By Frank C. Keil, Robert A. Wilson
Motives appear to be a wide and average a part of our cognitive lives. As Frank Keil and Robert Wilson write, "When a cognitive task is so ubiquitous that it's expressed either in a preschooler's idle questions and in paintings that's the fruits of many years of scholarly attempt, one has to invite even if we actually have one and an analogous phenomenon or in basic terms diverse cognitively dependent phenomena which are loosely, or perhaps metaphorically, related."This booklet is rare in its interdisciplinary method of that ubiquitous task. The essays deal with 5 uncomplicated questions on clarification: How do explanatory capacities improve? Are there varieties of clarification? Do factors correspond to domain names of data? Why will we search motives, and what do they accomplish? How relevant are factors to clarification? The essays draw on paintings within the background and philosophy of technological know-how, the philosophy of brain and language, the advance of ideas in little ones, conceptual switch in adults, and reasoning in human and synthetic structures. additionally they introduce rising views on clarification from desktop technology, linguistics, and anthropology.Contributors : Woo-kyoung Ahn, William F. Brewer, Patricia W. Cheng, Clark A. Chinn, Andy Clark, Robert Cummins, Clark Glymour, Alison Gopnik, Christine Johnson, Charles W. Kalish, Frank C. Keil, Robert N. McCauley, Gregory L. Murphy, Ala Samarapungavan, Herbert A. Simon, Paul Thagard, Robert A. Wilson.
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Extra resources for Explanation and Cognition (Bradford Books)
Their principal uses have been to predict the time sequences of events in the course of discoveries and the ﬁnal products. Up to the present, the largest body of theory building and testing deals with (1) data-driven discovery; and (2) experiments as discovery tools. There has been research, also, on (3) theory-driven discovery; (4) the uses of analogy in discovery and the related use of analogy in forming problem representations; and (5) the invention of scientiﬁc instruments. There have even been informal attempts to assemble these pieces of the picture into a somewhat uniﬁed theory of discovery that embraces these processes and others (see Langley, et al.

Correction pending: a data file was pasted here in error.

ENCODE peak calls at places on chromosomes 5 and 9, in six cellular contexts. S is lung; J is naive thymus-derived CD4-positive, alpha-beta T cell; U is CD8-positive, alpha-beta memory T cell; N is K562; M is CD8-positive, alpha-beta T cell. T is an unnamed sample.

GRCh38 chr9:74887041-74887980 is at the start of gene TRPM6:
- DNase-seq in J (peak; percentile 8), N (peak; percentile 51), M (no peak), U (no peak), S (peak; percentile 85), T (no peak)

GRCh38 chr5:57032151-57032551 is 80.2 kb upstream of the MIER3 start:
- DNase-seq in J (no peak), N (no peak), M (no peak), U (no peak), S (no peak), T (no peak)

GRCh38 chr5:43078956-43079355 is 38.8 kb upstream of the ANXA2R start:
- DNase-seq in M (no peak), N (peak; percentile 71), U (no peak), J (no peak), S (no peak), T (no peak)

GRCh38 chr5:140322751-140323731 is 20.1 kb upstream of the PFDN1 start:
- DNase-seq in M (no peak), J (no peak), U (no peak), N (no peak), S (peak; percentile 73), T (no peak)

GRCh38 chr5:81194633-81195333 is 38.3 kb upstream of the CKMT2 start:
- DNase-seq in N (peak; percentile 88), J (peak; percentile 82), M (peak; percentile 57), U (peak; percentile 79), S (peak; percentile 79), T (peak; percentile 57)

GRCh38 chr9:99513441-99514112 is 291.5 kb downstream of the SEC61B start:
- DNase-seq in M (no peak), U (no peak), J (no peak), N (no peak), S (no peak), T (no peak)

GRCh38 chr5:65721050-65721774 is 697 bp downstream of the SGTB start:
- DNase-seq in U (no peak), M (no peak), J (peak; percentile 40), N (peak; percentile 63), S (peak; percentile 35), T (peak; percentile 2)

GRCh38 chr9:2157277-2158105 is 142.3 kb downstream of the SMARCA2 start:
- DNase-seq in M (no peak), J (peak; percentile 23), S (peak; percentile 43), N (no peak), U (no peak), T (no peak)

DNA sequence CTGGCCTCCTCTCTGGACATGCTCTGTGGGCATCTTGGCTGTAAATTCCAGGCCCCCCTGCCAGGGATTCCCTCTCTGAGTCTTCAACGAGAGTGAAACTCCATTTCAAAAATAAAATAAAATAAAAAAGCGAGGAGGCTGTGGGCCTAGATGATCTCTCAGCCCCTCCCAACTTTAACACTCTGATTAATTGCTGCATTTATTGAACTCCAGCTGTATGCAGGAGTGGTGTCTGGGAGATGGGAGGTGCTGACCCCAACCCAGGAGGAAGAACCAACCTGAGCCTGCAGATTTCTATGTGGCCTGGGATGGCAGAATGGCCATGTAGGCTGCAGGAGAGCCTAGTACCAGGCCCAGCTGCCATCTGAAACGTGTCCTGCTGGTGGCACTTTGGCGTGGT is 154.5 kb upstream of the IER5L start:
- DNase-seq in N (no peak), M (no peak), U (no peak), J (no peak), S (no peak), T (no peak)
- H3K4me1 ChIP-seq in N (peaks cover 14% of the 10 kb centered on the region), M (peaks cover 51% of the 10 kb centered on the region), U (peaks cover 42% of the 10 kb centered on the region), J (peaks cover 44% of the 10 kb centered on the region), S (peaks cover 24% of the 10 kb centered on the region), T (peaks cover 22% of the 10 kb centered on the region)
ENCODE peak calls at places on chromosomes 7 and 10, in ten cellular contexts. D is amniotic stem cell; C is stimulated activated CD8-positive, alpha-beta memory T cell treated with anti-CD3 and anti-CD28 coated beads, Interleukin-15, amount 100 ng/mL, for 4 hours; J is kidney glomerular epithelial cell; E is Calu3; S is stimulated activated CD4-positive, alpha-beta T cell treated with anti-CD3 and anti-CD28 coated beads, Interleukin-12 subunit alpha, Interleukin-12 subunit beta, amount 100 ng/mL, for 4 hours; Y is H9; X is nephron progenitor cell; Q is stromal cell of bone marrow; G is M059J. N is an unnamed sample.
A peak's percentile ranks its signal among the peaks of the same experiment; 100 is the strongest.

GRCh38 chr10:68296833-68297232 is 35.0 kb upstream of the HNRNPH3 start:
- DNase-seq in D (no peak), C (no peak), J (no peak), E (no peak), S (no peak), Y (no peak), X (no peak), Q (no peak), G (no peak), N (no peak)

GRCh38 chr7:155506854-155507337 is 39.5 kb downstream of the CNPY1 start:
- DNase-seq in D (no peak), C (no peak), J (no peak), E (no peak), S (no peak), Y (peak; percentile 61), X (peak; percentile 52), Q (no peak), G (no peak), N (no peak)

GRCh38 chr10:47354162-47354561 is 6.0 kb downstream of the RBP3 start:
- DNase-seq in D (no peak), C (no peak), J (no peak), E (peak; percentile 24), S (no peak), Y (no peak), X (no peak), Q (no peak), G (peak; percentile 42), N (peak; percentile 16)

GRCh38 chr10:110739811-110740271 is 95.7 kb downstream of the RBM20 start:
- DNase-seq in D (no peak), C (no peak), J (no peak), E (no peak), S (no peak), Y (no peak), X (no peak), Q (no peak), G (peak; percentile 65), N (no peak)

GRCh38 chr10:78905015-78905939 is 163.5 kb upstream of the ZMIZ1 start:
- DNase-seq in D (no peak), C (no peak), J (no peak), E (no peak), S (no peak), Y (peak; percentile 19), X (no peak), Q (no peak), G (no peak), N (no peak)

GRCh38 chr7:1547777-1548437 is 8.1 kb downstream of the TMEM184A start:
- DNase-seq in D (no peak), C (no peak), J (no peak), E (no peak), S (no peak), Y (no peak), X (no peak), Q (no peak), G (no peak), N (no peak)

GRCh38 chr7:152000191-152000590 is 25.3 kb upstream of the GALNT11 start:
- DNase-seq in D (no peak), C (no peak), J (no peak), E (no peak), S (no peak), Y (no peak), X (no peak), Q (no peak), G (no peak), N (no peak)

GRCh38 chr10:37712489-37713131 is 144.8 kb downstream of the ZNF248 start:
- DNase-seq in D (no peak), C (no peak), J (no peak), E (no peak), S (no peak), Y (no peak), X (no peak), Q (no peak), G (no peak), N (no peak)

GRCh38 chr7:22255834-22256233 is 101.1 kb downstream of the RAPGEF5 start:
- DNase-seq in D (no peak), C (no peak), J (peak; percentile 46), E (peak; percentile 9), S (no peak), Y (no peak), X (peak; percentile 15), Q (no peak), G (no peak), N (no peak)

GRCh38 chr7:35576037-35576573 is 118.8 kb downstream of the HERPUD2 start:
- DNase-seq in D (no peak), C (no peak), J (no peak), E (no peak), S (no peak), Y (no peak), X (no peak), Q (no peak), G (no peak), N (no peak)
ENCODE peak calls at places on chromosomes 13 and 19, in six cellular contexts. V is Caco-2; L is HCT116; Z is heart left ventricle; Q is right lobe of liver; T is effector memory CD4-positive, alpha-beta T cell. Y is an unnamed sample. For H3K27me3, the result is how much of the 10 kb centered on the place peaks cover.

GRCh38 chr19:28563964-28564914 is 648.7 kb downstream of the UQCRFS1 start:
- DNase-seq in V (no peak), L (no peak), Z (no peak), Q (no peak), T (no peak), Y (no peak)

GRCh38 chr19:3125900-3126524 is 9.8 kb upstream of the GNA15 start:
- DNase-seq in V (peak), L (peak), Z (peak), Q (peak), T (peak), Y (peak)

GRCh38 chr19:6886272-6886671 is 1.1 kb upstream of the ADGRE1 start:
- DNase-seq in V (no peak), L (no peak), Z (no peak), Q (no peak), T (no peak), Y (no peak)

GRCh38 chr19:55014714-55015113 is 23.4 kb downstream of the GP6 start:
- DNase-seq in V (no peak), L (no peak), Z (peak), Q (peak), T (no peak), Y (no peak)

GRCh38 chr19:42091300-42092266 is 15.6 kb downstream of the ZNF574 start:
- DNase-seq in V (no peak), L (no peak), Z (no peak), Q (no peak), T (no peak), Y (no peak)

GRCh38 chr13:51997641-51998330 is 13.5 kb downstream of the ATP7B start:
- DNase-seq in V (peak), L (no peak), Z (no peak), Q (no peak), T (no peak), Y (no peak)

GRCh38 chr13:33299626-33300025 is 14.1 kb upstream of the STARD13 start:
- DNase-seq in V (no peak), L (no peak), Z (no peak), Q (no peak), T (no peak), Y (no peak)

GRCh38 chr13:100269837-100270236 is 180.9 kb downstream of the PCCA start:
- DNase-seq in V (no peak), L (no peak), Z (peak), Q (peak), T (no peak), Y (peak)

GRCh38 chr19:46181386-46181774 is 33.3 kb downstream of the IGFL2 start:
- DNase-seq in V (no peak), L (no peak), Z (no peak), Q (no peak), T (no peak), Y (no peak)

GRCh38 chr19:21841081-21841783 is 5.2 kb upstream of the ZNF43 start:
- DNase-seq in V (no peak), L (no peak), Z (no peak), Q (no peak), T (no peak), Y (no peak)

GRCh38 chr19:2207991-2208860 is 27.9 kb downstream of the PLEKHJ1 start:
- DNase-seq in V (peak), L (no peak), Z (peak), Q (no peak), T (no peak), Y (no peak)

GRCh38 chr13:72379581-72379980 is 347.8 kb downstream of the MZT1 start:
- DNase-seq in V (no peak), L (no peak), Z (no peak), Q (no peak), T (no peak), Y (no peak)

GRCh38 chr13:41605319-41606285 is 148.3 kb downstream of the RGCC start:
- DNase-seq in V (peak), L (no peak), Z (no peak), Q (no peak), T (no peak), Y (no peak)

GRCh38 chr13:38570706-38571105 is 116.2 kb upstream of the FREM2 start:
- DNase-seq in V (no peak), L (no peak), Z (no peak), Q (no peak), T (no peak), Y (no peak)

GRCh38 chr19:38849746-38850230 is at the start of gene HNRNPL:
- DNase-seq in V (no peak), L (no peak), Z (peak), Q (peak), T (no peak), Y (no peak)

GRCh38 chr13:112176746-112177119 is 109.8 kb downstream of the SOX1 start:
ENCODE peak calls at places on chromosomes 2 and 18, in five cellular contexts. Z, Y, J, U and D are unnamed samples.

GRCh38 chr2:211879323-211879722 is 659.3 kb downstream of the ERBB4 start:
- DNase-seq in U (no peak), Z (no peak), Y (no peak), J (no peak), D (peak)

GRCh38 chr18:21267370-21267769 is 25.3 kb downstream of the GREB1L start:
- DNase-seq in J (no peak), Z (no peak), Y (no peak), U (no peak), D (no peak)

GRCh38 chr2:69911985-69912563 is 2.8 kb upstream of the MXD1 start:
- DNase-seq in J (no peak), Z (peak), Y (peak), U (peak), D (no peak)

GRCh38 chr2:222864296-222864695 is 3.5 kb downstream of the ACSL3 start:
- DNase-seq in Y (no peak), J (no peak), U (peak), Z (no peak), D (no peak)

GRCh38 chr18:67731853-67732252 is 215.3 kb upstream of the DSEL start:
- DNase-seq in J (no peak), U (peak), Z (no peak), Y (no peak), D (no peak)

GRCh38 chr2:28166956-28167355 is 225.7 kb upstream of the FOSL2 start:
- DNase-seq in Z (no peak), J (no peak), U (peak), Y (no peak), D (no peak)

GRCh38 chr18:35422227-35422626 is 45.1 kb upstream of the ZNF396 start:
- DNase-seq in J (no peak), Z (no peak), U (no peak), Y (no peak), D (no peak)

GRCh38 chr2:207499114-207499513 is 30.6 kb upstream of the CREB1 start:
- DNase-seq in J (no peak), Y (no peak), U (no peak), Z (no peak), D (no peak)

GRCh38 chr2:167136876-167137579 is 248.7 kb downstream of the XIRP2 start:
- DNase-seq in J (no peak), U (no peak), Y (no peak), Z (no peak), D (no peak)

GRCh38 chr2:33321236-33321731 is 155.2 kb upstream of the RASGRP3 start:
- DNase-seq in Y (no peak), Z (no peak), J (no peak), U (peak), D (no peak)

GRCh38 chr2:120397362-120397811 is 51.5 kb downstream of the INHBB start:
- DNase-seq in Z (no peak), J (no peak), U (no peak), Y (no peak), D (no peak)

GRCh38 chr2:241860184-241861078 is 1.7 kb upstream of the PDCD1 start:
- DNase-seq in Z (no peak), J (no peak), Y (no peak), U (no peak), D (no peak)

Thus downward movement of a weighted piston in a vertical cylinder that encloses a body of gas at constant temperature will, by reducing the volume of the gas, increase the gas pressure, so that a decrease in volume causes an increase in pressure. On the other hand, an increase in the temperature of the gas will cause an increase in the pressure, which will, in turn, cause the gas to expand, moving the piston outward. The same mechanism (cylinder, piston, and heat source) that directs the causation from volume to pressure in the ﬁrst case directs the causation from pressure to volume in the second.
Which is say, light arriving at the eye (Stim) causes stimulation of the retina (Ret), which causes transmission of signals to the brain, where features (Feat) are extracted, and where the stimulus is recognized (Rec) and held in short-term memory (STM). In fact, until recent decades, theories in cognitive psychology generally took some such form, making them quite ambiguous and weak in their predictive powers, but not without content. 42 Simon Conversion of such theories into computer programs increases their precision and allows many more empirically testable quantitative and qualitative predictions to be made.